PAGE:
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Prophylactic misuse and recommended use of non-steroidal anti-inflammatory drugs by athletes
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  1. Stuart J Warden
  1. Correspondence to Dr Stuart J Warden, Department of Physical Therapy, School of Health and Rehabilitation Sciences, Indiana University, 1140 W Michigan St, CF-326, Indianapolis, IN 46202, USA; stwarden{at}iupui.edu

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Superstitions and rituals are commonplace in sports and range from simple activities such as each player touching a special inanimate object before entering the field of play to more extreme behaviours such as not washing a uniform or wearing the same underwear during a winning streak. These practices are relatively harmless and may reduce precompetition anxiety, but a concerning ritual that has recently developed in sports is the prophylactic use of non-steroidal anti-inflammatory drugs (NSAIDs).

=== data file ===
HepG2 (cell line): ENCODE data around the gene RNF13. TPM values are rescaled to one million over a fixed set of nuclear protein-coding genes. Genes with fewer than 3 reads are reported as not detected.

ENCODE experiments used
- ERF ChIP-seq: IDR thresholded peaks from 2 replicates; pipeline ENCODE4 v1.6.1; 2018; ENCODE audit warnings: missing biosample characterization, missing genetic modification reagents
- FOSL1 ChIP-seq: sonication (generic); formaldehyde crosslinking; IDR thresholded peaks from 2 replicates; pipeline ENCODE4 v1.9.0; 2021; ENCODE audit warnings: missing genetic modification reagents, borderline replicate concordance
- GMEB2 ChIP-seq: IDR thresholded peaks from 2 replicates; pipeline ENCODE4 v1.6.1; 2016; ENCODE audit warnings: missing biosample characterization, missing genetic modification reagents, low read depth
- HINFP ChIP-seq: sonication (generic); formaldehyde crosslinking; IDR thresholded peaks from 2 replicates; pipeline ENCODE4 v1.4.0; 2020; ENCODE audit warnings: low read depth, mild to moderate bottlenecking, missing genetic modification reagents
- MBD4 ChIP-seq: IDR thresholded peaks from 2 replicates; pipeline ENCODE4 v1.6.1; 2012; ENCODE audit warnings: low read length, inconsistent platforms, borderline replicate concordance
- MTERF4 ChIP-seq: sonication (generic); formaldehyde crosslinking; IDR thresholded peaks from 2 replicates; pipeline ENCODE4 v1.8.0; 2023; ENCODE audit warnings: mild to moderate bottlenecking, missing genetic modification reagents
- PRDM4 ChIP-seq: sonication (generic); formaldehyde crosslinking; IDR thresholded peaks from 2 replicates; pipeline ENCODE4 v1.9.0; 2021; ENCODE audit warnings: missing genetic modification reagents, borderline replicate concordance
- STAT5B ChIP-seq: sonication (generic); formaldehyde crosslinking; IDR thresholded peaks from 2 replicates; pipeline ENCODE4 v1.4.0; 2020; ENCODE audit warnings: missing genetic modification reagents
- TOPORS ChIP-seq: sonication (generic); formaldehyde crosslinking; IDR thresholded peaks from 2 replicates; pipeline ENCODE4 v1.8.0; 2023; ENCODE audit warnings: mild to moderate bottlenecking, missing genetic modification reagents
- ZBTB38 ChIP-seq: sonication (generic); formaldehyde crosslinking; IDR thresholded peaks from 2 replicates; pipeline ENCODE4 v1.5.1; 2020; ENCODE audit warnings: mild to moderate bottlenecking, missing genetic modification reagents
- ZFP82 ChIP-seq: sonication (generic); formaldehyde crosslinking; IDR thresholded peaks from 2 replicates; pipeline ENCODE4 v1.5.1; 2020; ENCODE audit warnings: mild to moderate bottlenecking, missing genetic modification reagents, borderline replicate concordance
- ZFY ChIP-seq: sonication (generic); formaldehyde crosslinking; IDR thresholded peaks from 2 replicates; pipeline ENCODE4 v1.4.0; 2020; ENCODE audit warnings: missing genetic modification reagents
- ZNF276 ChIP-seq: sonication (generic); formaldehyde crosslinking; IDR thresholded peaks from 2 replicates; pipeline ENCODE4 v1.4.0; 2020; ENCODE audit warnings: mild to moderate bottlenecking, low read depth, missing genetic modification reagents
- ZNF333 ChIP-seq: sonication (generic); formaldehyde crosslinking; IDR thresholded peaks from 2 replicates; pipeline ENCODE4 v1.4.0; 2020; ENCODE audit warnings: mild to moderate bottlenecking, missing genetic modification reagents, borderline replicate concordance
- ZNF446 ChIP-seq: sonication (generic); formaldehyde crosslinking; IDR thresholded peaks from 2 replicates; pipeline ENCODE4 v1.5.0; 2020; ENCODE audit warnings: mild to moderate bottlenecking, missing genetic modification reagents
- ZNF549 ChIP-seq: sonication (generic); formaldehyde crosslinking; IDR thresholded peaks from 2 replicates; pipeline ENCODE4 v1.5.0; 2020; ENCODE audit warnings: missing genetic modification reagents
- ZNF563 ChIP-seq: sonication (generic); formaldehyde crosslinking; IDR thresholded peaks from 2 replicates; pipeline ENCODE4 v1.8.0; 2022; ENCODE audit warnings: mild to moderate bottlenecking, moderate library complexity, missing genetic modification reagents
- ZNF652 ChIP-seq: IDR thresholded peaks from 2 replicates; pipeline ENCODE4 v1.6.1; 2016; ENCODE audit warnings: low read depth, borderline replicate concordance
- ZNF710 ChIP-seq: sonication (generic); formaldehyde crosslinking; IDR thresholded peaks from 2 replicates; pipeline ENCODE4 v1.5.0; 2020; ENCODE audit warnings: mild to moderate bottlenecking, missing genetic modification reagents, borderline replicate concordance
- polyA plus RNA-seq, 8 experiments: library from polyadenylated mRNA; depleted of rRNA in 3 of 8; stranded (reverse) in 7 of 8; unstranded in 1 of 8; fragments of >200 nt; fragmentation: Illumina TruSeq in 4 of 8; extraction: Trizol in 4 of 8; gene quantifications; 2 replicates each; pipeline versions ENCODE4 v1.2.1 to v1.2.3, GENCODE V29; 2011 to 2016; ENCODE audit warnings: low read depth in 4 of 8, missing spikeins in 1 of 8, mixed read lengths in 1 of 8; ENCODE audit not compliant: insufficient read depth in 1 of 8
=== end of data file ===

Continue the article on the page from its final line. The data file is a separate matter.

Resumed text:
Athletes misuse NSAIDs

Athletes have relatively unrestricted access to NSAIDs, as they are readily available over-the-counter preparations and not considered as performance-enhancing drugs by the World Anti-Doping Agency.1 It has been known for some years that athletes are frequent users of NSAIDS,2 with approximately a quarter of athletes competing at the Sydney 2000 Olympic Games reporting NSAID use in the 3 days before random drug testing.3 Such prevalent NSAID use may reflect the physical rigors of elite athletic endeavours, but more recent data suggest athletes misuse their open access to NSAIDs. Tscholl and colleagues4 recently reported in this journal that 23% of top-level male football players used NSAIDs in two out of three matches during the 2002 and 2006 …

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